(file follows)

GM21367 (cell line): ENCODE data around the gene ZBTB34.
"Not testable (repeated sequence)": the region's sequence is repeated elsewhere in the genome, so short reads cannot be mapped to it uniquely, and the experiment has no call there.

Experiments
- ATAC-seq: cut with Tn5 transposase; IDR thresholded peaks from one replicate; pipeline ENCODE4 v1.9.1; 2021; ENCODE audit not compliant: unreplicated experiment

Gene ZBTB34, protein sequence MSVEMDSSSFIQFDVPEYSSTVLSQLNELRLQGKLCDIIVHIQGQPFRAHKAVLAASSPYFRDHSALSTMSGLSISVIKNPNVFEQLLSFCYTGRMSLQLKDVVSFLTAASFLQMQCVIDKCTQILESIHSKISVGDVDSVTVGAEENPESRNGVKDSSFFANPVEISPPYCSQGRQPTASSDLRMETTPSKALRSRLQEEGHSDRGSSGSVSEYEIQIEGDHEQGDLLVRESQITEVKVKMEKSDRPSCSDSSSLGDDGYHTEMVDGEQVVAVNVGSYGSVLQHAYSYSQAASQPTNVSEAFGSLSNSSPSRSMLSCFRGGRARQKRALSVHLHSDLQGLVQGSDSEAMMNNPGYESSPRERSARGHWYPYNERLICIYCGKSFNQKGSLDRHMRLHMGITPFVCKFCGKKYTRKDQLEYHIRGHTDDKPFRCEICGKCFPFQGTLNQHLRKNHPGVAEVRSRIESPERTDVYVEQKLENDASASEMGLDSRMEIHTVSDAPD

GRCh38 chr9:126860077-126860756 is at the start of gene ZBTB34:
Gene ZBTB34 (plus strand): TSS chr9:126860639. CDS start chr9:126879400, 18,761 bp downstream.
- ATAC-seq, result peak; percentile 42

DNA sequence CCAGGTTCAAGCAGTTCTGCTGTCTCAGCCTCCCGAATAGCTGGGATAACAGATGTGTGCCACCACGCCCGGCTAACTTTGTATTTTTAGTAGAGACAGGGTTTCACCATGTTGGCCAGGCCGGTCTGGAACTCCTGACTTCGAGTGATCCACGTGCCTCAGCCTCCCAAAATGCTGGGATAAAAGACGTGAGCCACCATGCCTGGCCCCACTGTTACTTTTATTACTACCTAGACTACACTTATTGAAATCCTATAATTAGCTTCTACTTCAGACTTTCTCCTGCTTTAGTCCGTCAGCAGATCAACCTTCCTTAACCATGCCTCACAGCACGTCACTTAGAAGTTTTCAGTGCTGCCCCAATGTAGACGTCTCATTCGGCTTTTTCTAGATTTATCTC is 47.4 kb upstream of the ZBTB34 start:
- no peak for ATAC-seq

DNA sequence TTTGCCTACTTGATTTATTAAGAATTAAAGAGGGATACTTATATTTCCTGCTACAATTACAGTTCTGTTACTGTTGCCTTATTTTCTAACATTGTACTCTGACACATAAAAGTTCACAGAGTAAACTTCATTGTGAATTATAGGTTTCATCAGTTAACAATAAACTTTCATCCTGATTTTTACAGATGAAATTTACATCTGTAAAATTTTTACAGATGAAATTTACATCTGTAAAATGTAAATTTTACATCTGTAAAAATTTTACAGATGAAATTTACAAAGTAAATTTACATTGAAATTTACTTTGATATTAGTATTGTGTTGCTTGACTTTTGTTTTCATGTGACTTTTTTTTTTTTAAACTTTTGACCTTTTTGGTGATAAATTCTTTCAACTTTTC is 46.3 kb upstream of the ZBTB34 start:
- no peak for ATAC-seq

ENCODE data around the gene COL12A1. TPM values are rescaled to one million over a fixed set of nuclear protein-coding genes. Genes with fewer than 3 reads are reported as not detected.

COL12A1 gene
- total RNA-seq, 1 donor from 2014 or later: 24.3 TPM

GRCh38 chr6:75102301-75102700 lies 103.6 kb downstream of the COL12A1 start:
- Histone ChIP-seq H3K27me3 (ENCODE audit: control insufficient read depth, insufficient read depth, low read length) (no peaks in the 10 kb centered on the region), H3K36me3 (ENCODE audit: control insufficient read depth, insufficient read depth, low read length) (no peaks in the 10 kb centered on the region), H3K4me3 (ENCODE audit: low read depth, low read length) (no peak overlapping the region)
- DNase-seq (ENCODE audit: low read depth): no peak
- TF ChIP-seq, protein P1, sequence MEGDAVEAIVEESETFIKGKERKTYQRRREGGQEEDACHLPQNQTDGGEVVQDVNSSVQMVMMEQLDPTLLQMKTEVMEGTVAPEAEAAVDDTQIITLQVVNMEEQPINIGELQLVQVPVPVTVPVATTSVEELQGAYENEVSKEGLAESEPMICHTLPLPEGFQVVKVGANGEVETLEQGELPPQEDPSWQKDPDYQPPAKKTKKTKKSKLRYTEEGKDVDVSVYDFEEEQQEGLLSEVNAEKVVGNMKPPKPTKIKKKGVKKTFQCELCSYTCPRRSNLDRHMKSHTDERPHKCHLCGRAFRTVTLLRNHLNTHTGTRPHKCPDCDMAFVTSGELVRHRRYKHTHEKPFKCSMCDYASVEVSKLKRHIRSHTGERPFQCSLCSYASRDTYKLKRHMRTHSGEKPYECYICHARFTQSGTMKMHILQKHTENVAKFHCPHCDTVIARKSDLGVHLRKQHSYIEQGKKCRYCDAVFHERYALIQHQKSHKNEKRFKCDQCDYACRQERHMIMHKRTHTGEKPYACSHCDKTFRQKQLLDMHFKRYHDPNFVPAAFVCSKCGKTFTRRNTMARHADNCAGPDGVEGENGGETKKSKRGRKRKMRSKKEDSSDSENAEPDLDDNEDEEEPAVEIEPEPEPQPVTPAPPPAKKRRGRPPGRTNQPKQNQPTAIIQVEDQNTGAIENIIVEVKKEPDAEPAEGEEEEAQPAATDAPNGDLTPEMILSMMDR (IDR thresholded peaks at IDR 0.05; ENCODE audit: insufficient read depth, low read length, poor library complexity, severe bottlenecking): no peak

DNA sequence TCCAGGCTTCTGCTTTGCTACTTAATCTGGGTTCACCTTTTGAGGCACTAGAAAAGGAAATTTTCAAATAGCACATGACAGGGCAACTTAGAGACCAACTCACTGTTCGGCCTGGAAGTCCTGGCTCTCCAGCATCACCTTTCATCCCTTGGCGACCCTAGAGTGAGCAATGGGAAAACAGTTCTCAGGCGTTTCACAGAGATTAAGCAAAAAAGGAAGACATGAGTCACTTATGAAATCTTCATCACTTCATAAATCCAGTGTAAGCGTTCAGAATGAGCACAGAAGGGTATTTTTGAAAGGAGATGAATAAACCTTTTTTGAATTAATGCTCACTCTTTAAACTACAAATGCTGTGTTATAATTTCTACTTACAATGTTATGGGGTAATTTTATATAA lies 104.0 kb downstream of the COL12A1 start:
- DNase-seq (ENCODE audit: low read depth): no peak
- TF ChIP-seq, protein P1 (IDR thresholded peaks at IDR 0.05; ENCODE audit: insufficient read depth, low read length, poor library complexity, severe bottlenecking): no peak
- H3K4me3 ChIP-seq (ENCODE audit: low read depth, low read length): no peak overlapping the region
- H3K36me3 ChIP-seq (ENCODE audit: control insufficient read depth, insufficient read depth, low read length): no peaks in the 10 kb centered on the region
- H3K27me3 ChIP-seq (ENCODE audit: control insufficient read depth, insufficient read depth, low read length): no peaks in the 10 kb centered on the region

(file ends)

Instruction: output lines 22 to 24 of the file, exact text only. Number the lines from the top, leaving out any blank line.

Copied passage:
- TF ChIP-seq, protein P1 (IDR thresholded peaks at IDR 0.05; ENCODE audit: insufficient read depth, low read length, poor library complexity, severe bottlenecking): no peak
- H3K4me3 ChIP-seq (ENCODE audit: low read depth, low read length): no peak overlapping the region
- H3K36me3 ChIP-seq (ENCODE audit: control insufficient read depth, insufficient read depth, low read length): no peaks in the 10 kb centered on the region